# Logarithmic Equations

These are my notes on logarithmic equations in Algebra.

Exponential equations are used to model rapid growth but logarithmic equations are used for modeling slower growth.

An equation where one or more variables occur in the exponent of an expression is called an exponential equation. Exponential equations occur in a variety of applications and can be solved symbolically, graphically, and numerically.

**Example 1**

Solve \( 10^{x+2} = 10^{3x} \)

Take the common log on each side of the equation

\( \log 10^{x+2} = \log 10^{3x} \)

Apply the inverse property of logarithms

\( x+2 = 3x \)

Subtract an x from each side to isolate the larger x value on the right

\( 2 = 2x \)

Divide each side of the equation by 2

\( \boxed{x = 1} \)

**Example 2**

Solve \( 5(1.2)^{x} + 1 = 26 \)

Subtract 1 from each side of the equation

\( 5(1.2)^{x} = 25 \)

Divide each side of the equation by 5

\( (1.2)^{x} = 5 \)

Take the common log of each side

\( \log (1.2)^{x} = \log 5 \)

Apply the exponent property

\( x \log (1.2) = \log 5 \)

Divide each side by \( \log (1.2) \)

\( x = \frac{\log 5}{\log 1.2} \)

\(\boxed{ x = 8.8} \)

**Example 3**

Solve \( \frac{1}{4}^{x-1} = \frac{1}{10} \)

Take the common logarithm of each side

\( \log \frac{1}{4}^{x-1} = \log \frac{1}{10} \)

Apply the exponent property

\( (x-1) \log \frac{1}{4} = \log \frac{1}{10} \)

Divide each side by \( \log \frac{1}{4} \)

\( (x-1) = \frac{\log \frac{1}{10}}{\log \frac{1}{4}} \)

Add 1 to each side

\( x = 1 + \frac{\log \frac{1}{10}}{\log \frac{1}{4}} \)

\( \boxed{x = 2.6} \)

**Example 4**

Solve \( 5^{x-3} = e^{2x} \)

Take the natural logarithm of each side

\( \ln 5^{x-3} = \ln e^{2x} \)

Use the inverse property

\( (x-3) \ln 5 = 2x \)

Use the distributive property

\( x \ln 5 - 3 \ln 5 = 2x \)

Subtract \( 2x \) from both sides

Add \( 3 \ln 5 \) to both sides

\( x \ln 5 - 2x = 3 \ln 5 \)

Factor out the x

\( x(\ln 5 - 2) = 3 \ln 5 \)

Divide both sides by \( \ln 5 - 2 \)

\( x = \frac{3 \ln 5}{\ln 5 - 2} \)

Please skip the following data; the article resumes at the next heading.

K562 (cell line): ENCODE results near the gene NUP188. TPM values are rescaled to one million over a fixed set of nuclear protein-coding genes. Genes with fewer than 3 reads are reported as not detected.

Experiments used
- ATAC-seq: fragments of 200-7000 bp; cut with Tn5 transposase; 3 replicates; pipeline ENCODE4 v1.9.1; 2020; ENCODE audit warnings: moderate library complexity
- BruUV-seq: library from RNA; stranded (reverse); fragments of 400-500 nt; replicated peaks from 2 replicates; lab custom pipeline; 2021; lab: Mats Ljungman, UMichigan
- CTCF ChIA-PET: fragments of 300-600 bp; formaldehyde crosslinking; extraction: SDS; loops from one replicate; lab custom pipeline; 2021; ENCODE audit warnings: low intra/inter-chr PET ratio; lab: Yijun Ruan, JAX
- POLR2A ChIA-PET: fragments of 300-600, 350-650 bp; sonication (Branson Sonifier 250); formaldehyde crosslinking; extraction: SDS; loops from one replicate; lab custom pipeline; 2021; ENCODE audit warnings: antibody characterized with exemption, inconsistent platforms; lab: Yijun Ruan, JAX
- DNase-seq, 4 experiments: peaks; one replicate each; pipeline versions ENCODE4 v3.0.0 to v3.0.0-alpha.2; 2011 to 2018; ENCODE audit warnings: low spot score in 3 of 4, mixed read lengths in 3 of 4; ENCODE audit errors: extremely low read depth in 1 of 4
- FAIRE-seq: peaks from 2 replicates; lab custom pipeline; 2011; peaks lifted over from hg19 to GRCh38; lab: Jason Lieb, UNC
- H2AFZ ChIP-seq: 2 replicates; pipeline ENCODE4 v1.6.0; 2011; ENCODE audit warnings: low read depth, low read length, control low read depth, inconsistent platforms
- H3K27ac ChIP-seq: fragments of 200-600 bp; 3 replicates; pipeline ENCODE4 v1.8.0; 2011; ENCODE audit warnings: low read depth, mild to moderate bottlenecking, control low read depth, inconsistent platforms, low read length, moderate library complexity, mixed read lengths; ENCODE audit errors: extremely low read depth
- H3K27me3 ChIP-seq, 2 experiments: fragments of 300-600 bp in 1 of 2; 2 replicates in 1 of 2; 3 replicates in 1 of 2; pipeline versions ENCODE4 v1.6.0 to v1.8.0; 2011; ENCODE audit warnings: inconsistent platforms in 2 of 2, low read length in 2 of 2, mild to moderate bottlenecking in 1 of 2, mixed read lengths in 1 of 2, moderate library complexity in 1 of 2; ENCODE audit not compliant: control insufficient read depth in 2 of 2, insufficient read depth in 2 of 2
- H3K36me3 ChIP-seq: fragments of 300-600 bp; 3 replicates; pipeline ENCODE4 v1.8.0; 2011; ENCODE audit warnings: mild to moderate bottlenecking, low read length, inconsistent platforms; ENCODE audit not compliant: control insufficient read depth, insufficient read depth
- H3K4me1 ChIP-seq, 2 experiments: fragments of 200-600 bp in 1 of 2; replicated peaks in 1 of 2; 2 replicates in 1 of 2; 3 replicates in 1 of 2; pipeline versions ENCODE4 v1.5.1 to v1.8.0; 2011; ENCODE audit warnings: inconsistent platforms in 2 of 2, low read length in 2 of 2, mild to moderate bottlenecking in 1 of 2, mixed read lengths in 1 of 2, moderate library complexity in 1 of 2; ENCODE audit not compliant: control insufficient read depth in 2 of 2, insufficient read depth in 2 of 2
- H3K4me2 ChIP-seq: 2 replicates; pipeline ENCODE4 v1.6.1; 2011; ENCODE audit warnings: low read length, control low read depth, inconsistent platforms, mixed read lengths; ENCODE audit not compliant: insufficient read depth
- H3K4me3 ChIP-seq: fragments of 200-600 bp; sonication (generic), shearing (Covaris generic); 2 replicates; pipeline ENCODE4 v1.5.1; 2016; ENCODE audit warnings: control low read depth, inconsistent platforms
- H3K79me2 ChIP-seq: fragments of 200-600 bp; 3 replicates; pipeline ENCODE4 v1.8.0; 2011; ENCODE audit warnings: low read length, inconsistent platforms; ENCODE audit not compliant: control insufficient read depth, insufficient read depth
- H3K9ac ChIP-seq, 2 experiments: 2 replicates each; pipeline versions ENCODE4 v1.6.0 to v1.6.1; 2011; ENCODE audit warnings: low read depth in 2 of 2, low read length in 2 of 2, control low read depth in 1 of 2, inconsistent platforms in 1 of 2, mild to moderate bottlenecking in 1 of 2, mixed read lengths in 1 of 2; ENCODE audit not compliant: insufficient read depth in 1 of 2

\(\boxed{x = -12.36} \)

Logarithmic equations contain logarithms. Like exponential equations, logarithmic equations also occur in applications. To solve a logarithmic equation, we use the inverse property of logarithms.

**Example 5**

Solve \( 3 \log_3 x = 12 \)

Divide each side by 3

\( \log_3 x = 4 \)

Exponentiate each side with base 3

\( 3^{\log_3 x} = 3^{4} \)

Apply the inverse property

\( \boxed{x = 81} \)

Like exponential equations, logarithmic equations can occur in many forms.

**Example 6**

Solve \( \log (2x + 1) = 2 \)

Exponentiate each side of the equation with base 10

\( 10^{\log (2x + 1)} = 10^{2} \)

Apply inverse property

\( 2x + 1 = 100 \)

Subtract 1 from each side

\( 2x = 99 \)

Divide each side by 2

\( \boxed{x = 49.5} \)

**Example 7**

Solve \( \log_2 4x = 2 - \log_2 x \)

Add \( \log_2 x \) to both sides

\( \log_2 4x + \log_2 x = 2 \)

Apply the additive property

\( \log_2 4x^{2} = 2 \)

Exponentiate each side of the equation by base 2

\( 2^{\log_2 4x^{2}} = 2^{2} \)

Apply the inverse property

\( 4x^{2} = 4 \)

Divide each side by 4

\( x^{2} = 1 \)

\( \boxed{x = 1 \text{ or} -1} \)

**Example 8**

Solve \( 2 \ln (x+1) = \ln (1-2x) \)

Apply the exponent property

\( \ln (x+1)^{2} = \ln (1-2x) \)

Exponentiate with base e

\( e^{\ln(x+1)^{2}} = e^{\ln(1-2x)} \)

Apply inverse property

\( (x+1)^{2} = (1-2x) \)

Expand the binomial

\( x^{2}+2x+1 = 1-2x \)

Combine terms

\(x^{2}+4x = 0 \)

Factor out an x

\( x(x+4) = 0 \)

\(\boxed{ x=0 \text{ or } x=-4} \)

At some point in the process of solving an exponential equation, we often take a logarithm of each side of the equation. Similarly, when solving a logarithmic equation, we often exponentiate each side of the equation.